Where Your Cat Wants to Be Petted, According to Science

iStock
iStock

Felines can be fickle, but a group of scientists from the UK’s University of Lincoln is trying to figure out exactly how to please them best. A study in the journal Applied Animal Behaviour Science examines exactly where cats prefer to be stroked, and where they would rather you keep your paws off. 

Do cats even like being petted at all? Science isn’t sure. “While we have come to expect cats to not only tolerate, but also enjoy being touched, there is little empirical research investigating whether this is actually the case,” the paper notes. 

To find out, one experiment analyzed the behavior of 34 cats between 6 months and 12 years old in their own homes while being stroked. Either the cat’s owner or the experimenter, a stranger, petted the cat in different regions of the body, including the area around the chin and cheeks, the area around the base of the tail, the top of the head, the back, and the chest. A subsequent trial tested 20 cats between one and 12 years old, this time with only their primary caregivers doing the petting, with stroking limited to the cat’s head, back, or tail. 

Base of the tail? Puh-lease. Image Credit: Shaunacy Ferro

All the interactions were filmed, and the researchers kept a long list of cat behaviors, with each kind of movement assigned a positive or negative score. A friendly head butt, a sniff, or a slow blink, for instance, garnered positive points, while any kind of biting, tail swishing, or ear flicking indicated a negative reaction. At the end of the petting session, all the positive behavior scores and all the negative behavior scores were added up for each of the zones of the body to gauge the cats' overall reaction.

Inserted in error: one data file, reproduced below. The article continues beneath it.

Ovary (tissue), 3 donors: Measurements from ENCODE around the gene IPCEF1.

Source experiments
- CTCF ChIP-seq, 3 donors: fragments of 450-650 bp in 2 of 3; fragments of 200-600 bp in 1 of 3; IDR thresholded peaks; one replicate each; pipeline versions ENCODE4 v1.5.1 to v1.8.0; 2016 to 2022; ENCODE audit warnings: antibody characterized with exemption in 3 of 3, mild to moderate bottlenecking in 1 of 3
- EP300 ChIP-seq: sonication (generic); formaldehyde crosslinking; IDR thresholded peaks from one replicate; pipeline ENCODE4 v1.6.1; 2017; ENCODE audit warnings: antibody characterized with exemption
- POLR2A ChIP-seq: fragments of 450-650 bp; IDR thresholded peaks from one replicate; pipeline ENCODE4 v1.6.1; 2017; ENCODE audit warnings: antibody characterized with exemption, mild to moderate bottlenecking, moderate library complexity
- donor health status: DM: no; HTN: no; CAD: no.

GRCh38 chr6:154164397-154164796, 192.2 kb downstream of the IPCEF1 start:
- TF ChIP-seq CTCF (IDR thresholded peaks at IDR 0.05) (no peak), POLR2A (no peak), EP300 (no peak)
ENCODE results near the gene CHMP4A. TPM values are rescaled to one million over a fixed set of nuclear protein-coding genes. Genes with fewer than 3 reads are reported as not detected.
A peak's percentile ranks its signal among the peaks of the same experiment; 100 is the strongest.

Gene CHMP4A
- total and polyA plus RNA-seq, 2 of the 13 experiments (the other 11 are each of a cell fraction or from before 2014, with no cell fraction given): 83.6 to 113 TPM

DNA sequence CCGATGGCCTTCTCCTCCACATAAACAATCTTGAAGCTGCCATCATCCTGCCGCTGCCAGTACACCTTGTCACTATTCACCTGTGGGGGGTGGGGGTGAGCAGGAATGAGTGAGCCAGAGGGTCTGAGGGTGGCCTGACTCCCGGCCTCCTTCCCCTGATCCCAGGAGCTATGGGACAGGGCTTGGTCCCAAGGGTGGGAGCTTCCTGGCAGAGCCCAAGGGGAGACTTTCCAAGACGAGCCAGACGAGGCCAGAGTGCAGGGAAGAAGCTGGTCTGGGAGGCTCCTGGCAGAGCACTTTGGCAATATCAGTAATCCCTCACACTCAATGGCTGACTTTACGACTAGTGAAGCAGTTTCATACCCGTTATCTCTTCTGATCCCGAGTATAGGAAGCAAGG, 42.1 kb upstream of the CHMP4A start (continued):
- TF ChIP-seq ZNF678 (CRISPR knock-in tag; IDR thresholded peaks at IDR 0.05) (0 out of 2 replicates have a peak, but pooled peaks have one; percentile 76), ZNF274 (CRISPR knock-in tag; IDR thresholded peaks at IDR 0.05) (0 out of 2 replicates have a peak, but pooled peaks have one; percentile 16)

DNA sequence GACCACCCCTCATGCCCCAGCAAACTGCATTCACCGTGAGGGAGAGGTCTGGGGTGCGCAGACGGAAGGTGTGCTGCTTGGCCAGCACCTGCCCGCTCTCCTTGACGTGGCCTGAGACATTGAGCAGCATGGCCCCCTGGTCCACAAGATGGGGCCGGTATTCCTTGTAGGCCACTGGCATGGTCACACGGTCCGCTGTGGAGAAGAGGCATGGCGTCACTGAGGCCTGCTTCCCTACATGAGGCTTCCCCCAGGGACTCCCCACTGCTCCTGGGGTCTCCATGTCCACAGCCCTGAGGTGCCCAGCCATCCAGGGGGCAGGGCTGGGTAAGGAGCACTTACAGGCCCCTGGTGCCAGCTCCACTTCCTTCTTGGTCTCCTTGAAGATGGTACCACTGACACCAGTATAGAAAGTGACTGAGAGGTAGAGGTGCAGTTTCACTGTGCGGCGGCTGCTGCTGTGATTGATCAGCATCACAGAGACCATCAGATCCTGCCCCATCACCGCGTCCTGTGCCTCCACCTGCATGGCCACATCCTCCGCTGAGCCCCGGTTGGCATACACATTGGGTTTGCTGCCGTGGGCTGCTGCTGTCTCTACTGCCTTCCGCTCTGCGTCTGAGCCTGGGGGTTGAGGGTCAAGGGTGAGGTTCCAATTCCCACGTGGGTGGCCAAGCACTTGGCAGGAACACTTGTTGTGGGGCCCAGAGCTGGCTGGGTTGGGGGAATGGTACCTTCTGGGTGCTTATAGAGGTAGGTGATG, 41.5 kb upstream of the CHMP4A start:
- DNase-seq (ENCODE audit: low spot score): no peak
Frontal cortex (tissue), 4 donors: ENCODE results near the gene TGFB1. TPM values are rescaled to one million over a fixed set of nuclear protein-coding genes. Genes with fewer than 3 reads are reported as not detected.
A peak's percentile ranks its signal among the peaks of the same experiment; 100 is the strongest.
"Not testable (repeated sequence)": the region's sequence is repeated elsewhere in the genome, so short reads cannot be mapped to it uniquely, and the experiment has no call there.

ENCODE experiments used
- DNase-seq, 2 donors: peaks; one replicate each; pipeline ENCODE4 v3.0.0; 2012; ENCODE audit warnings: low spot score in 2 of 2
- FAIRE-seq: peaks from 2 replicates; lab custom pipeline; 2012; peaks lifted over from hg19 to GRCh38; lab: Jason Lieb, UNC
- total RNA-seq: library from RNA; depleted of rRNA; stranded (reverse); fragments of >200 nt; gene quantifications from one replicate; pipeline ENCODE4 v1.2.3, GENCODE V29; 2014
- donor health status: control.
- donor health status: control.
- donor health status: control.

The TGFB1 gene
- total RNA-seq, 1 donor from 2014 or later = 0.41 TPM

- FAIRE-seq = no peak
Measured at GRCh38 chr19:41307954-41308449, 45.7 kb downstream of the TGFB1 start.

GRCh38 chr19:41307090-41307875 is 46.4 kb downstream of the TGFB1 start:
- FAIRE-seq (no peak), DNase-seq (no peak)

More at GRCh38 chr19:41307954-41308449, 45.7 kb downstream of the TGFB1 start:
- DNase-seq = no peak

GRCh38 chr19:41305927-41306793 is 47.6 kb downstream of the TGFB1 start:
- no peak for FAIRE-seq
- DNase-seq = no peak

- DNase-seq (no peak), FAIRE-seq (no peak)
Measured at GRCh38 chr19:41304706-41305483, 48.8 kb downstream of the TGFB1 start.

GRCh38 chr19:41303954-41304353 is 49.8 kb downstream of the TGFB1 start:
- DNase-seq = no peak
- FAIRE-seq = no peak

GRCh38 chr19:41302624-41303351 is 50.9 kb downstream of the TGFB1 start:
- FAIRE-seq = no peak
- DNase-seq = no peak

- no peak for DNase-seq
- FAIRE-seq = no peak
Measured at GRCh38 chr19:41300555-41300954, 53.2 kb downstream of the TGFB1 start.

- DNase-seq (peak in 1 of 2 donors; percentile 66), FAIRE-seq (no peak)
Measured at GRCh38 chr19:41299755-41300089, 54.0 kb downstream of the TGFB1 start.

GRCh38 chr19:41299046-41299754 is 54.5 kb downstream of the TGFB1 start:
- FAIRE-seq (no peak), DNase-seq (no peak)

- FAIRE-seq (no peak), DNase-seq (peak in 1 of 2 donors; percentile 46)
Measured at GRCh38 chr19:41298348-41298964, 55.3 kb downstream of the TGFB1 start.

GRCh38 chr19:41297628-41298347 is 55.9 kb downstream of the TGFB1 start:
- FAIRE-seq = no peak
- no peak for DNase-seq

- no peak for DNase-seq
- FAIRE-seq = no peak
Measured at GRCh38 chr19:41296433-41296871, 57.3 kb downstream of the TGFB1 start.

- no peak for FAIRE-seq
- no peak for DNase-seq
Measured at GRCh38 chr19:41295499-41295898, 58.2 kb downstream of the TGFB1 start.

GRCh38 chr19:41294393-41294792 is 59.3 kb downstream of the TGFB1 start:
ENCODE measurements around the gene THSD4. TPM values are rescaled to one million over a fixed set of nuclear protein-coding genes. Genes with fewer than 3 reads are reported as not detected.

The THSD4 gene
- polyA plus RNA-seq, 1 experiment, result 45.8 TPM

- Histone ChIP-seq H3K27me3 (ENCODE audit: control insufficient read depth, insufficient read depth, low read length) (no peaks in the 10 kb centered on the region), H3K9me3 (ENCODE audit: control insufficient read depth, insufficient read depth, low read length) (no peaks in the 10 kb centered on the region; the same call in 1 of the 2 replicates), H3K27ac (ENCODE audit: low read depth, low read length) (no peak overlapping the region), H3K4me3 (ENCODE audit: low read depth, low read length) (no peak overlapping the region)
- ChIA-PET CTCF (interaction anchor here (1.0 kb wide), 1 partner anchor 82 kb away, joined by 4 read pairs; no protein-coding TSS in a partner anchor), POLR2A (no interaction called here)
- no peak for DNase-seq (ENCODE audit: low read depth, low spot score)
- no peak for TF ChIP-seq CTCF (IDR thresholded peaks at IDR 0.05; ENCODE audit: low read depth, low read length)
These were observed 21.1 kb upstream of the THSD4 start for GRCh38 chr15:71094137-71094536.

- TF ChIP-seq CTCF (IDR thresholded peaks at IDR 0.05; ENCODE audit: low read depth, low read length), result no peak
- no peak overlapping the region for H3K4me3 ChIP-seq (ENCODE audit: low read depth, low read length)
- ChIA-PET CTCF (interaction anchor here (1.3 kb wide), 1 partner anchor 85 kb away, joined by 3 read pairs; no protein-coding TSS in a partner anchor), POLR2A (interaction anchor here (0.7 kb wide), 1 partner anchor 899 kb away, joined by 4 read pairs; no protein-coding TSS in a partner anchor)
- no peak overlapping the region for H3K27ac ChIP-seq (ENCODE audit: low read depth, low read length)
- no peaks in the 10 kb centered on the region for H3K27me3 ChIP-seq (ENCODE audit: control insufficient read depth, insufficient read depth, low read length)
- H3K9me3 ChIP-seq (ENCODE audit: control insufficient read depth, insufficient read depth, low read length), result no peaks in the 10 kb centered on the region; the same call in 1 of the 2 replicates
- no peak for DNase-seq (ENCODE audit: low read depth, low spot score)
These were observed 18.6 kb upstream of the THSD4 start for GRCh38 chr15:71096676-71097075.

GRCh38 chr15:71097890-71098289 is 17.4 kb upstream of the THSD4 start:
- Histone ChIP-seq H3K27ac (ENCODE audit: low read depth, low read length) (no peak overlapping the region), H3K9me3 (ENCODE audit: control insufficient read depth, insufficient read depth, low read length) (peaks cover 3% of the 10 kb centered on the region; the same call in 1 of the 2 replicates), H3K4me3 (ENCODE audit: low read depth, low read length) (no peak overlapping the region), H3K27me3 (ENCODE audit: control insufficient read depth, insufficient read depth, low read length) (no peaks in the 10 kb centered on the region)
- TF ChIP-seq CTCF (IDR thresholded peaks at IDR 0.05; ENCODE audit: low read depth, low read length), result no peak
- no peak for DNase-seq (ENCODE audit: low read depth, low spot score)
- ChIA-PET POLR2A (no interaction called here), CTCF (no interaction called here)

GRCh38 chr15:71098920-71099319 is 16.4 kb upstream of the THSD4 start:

Cats were more likely to exhibit negative reactions to being handled by their owner compared to a stranger—an unusual behavior for a domestic animal. (Familiarity breeds cattiness, apparently.) The researchers suggest that cats can feel antagonized by their owners scolding them or petting them too long, so they may not always associate their owner with positive vibes. Or, the cats may have been annoyed that the strict experimental setup—dictating how they were handled and for how long—didn’t follow the normal pattern of how their owner usually interacts with them, causing kitty frustration. (Wouldn’t you get fed up if you expected casual playtime, but became the subject of a science experiment?) 

The cats preferred their petting to come in the form of strokes along the cheeks and chin or between the eyes and ears. They liked having the base of their tails touched least. The researchers hypothesize that cats don’t groom each other in this area, and the only time they would touch each other’s tails would be in the form of wrapping their tails around each other, which only happens between the best of cat friends. It’s likely that “the handler is not considered a close enough affiliate for interaction to occur at such a place on the body,” the researchers write. Rejected!

There it is, in plain scientific language: Your cat doesn't love you as much as you thought. Granted, one study with just over 50 cats isn't significant enough to be the final word on feline behavior. But just to be safe, best to stick to the tried-and-true chin scratches, or risk getting swatted. 

[h/t: Washington Post]

A Dracula Ant's Jaws Snap at 200 Mph—Making It the Fastest Animal Appendage on the Planet